Online conference to address black male mental health matters
The World Health Organisation has designated October 10 as World Mental Health Day, with the World Federation for Mental Health setting this year’s theme as Make Mental Health and Well-being for All a Global Priority.
According to mental health charity Mind, one in four persons will experience a mental health issue of some kind each year in England. One in six persons report experiencing a common mental health problem (like anxiety and depression) in any given week in England.
Statistics show further that 23 per cent of black or black British people will experience a common mental health problem in any given week. This compares to 17 per cent of white British people.
One in five women, compared to one in eight men, will report a mental health issue, and there is a concern that many men do not speak out or get help when experiencing a mental health problem.
Perhaps what makes for even starker reading is government data that shows that not only are black people four times more likely to be detained under the Mental Health Act than white people, but that also that out of 16 specific ethnic groups, it is black African Caribbean people who have the highest rates of detention in psychiatric hospitals.
On November 5, an online conference will seek to address some of these disparities in black mental health. Ontonio Dawson is the founder of the #Speak Black Man Conference, which made its online debut last year at a time when cases of mental ill health were at a peak due to the COVID-19 pandemic.
At age 13, Dawson was labelled as illiterate but went on to defy the odds by becoming a published author, award-winning black therapist, and a minister of the gospel. He knows what it is like to face a system that is often not in support of black men fulfilling their potential.
“Following the inhumane death of George Floyd in 2020 by the hands of law enforcement in USA, I was inspired to create the Speak Black Man Movement as a response to the issues black men often face in relation to mental health,” said Dawson.
He continued: “The conference is geared towards achieving upward mobility among our community while also strengthening the mind of black men through normalising conversations in mental health. For far too long, our black men have suffered in silence, and so this conference encourages our community of black men and women to break the stigma around accessing psychological support when it’s needed.”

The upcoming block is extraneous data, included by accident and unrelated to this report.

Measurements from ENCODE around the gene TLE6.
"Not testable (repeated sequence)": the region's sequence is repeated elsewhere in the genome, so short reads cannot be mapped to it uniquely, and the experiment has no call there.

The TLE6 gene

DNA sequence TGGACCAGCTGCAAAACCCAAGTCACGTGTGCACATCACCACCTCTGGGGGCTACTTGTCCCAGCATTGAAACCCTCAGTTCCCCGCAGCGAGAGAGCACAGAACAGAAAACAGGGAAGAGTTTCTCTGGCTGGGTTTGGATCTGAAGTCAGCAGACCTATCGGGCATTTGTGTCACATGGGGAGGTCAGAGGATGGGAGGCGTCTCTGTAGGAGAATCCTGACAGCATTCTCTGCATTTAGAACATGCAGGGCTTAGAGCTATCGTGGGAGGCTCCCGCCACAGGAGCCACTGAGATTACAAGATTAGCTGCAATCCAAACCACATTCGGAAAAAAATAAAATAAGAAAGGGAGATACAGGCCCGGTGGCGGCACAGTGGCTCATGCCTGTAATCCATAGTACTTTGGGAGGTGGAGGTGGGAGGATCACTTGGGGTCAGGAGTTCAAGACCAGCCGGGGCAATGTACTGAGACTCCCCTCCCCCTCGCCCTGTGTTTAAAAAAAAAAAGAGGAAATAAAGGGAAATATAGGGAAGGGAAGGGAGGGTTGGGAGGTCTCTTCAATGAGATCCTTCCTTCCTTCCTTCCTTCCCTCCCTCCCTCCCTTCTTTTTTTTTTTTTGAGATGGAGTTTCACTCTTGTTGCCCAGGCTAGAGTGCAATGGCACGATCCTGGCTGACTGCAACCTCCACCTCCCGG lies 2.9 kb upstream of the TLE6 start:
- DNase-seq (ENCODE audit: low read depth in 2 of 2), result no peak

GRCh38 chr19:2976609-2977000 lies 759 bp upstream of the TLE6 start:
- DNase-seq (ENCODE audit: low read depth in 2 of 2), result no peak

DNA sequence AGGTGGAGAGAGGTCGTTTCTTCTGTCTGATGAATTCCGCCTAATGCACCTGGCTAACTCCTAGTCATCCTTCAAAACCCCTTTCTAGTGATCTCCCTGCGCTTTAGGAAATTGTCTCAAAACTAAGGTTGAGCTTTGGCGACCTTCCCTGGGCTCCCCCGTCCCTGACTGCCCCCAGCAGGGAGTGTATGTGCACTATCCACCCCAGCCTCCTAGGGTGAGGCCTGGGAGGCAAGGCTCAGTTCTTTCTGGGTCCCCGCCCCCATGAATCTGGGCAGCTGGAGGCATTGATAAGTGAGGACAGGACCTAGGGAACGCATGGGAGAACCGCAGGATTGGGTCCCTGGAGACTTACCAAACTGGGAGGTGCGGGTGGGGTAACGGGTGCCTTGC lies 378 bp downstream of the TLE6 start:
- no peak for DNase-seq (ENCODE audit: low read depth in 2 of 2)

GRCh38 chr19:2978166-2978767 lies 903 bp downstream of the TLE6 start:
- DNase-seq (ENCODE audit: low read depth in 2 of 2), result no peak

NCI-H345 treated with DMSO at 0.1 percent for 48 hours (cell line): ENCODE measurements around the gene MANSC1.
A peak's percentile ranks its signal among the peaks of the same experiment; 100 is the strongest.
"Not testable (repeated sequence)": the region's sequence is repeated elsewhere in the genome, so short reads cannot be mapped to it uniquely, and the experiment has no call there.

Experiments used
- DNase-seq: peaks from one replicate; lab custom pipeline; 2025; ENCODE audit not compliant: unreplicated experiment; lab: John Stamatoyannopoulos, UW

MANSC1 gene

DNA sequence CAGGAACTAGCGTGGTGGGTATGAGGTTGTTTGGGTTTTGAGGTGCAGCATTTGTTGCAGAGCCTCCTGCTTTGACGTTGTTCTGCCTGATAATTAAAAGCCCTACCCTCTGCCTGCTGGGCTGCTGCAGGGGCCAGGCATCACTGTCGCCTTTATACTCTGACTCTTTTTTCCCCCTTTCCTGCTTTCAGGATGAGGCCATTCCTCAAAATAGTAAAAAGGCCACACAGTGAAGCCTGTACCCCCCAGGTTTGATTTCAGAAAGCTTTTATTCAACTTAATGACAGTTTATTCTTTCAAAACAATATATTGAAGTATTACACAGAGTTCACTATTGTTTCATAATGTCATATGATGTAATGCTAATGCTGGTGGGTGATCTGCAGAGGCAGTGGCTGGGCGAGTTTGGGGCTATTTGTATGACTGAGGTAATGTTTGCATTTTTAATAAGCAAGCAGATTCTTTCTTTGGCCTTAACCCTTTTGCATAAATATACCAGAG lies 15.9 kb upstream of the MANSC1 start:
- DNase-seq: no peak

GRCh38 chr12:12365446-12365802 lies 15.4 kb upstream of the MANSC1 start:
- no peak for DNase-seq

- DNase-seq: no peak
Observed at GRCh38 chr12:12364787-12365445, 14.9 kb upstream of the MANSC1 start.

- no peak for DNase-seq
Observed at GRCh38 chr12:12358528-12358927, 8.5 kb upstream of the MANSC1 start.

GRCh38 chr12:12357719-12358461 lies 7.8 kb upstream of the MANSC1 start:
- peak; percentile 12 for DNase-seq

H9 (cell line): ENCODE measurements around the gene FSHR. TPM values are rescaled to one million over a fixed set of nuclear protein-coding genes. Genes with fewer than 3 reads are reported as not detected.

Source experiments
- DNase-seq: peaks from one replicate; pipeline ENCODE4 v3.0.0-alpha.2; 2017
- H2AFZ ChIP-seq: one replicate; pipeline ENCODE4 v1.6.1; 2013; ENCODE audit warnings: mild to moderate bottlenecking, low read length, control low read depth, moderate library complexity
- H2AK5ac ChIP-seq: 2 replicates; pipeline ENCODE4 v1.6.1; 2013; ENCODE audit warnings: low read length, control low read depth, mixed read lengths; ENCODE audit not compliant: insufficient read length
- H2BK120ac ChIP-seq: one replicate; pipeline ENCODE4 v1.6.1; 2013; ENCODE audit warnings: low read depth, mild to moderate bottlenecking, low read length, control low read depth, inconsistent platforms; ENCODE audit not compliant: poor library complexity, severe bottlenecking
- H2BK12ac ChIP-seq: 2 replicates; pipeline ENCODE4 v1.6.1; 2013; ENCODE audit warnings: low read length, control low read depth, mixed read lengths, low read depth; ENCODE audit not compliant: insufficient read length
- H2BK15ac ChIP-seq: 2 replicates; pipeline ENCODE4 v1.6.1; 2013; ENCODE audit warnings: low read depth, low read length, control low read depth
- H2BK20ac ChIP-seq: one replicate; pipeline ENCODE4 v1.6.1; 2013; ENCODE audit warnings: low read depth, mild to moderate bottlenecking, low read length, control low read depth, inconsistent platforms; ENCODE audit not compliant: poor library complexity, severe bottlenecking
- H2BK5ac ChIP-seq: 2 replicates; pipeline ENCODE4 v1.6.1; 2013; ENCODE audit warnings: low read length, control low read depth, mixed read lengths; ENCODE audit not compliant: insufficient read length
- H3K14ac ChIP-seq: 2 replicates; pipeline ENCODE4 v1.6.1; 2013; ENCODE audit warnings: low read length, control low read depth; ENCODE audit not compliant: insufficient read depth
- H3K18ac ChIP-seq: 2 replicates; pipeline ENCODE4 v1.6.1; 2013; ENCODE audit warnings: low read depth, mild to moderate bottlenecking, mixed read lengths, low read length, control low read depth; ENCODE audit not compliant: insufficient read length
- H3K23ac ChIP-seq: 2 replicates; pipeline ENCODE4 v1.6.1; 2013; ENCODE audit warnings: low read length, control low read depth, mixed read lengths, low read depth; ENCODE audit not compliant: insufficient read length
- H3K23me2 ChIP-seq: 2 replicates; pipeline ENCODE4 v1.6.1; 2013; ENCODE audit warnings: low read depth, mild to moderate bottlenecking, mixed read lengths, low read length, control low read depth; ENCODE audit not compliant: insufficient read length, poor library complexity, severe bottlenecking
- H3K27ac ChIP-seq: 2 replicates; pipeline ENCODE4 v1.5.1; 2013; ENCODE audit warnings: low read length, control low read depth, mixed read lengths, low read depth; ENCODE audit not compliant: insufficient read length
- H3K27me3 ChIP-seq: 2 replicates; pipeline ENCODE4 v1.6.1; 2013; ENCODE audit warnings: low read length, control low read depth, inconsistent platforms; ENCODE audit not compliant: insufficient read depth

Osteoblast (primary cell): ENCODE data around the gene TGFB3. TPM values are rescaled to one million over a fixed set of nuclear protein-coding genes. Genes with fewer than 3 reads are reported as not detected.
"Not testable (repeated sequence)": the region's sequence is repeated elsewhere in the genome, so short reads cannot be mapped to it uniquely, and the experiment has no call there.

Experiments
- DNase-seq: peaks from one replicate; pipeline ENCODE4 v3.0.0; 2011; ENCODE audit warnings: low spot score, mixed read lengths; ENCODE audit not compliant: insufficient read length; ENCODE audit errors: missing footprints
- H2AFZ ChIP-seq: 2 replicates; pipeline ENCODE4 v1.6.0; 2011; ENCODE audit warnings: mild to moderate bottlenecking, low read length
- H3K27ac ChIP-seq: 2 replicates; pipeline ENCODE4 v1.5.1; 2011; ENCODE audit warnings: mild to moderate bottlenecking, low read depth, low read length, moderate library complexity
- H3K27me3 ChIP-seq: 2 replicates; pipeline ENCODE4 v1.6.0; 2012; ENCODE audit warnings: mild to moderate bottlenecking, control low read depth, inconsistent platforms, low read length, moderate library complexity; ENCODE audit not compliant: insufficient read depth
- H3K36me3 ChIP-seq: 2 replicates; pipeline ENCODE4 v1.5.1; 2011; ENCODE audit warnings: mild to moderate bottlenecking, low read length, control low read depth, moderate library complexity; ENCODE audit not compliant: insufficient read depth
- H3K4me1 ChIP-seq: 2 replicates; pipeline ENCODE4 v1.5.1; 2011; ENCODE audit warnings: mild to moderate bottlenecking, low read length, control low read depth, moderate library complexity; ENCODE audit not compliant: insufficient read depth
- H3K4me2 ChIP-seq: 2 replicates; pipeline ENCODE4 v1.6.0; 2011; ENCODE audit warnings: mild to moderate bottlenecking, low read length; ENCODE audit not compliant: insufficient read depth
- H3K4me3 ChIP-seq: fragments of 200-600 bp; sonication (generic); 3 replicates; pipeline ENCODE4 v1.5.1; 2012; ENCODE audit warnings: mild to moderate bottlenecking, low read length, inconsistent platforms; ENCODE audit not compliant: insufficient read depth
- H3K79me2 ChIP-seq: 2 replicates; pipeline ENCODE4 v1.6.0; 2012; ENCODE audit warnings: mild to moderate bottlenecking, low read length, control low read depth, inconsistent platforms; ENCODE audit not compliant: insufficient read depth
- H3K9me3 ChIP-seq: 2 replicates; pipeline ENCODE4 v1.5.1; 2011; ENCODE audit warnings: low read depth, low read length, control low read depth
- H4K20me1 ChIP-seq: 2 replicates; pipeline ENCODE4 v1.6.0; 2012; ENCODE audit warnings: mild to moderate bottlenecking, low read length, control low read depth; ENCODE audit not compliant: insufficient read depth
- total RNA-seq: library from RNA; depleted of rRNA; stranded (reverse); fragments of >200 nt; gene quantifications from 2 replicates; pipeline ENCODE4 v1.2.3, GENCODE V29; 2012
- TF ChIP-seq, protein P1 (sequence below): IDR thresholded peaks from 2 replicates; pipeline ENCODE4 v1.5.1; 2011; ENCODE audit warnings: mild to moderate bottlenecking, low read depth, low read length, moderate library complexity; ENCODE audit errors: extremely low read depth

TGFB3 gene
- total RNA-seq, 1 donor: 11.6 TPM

Dawson, 32, a former police officer in the Jamaica Constabulary Force, grew up in Carterwood, Trelawny, later going on to study psychology at the University of the West Indies (UWI) before moving to the UK in 2016. There, he gained a degree from University Kings College and now practises as a cognitive behavioural therapist.
Such has been the positive impact of his work that he was earlier this year named Black Therapist of the Year by the Inside Out Well-Being Mental Health Service.
He told The Weekly Gleaner: “Being awarded therapist of the year 2022 was a great achievement, one that I am extremely proud about, knowing that I have only been in the UK six years and worked five years as a therapist. This award was given to me by Inside Out Well-Being, a mental health service that is a provider of culturally informed well-being workshops in the UK.
“I have been working assiduously as a therapist to support black men to access mental health support and raise awareness about mental health for everyone. This gave birth to my organisation, #SpeakBlackMan in 2020. I am so grateful that my work was recognised by Inside Out Well-Being.”
Dawson’s experience of working in the Jamaica Constabulary Force added to the time he spent working in Forensic Mental Health, supporting criminal offenders released from prison but diagnosed with personality disorders, has led him to make it his mission to reach out to black men who often are the most disadvantaged and stigmatised in matters relating to mental ill health.
The Speak Black Man Conference held last year and hosted by Oroyo Eubanks included a variety of speakers from different professions including Manhood Academy CEO, Davis J Williams; financial advisor, Junior Lowe; founder of match-making service – Soul to SoulConnections, Zora Johnson; Metropolitan Police Detective Sergeant Justin Clarke; and Build a Man Foundation Global CEO, Nicholas “Robdon” Robertson, among others.
With the full line-up of this year’s speakers yet to be confirmed, Dawson does expect it to be bigger and better. “It is very important that we prioritise our mental health. It is with the mind that we serve God, and it is the mind that gives us access to the greatness that is within us. Your mental health is your greatest wealth, so if you are overwhelmed or not feeling like yourself, seek help. It’s better to speak than to suffer in silence. It’s time for us to remove the stigmas around mental health and make it an everyday conversation in our society.”
For more information on this year’s Speak Black ManConference, visit: www.ontoniodawson.com.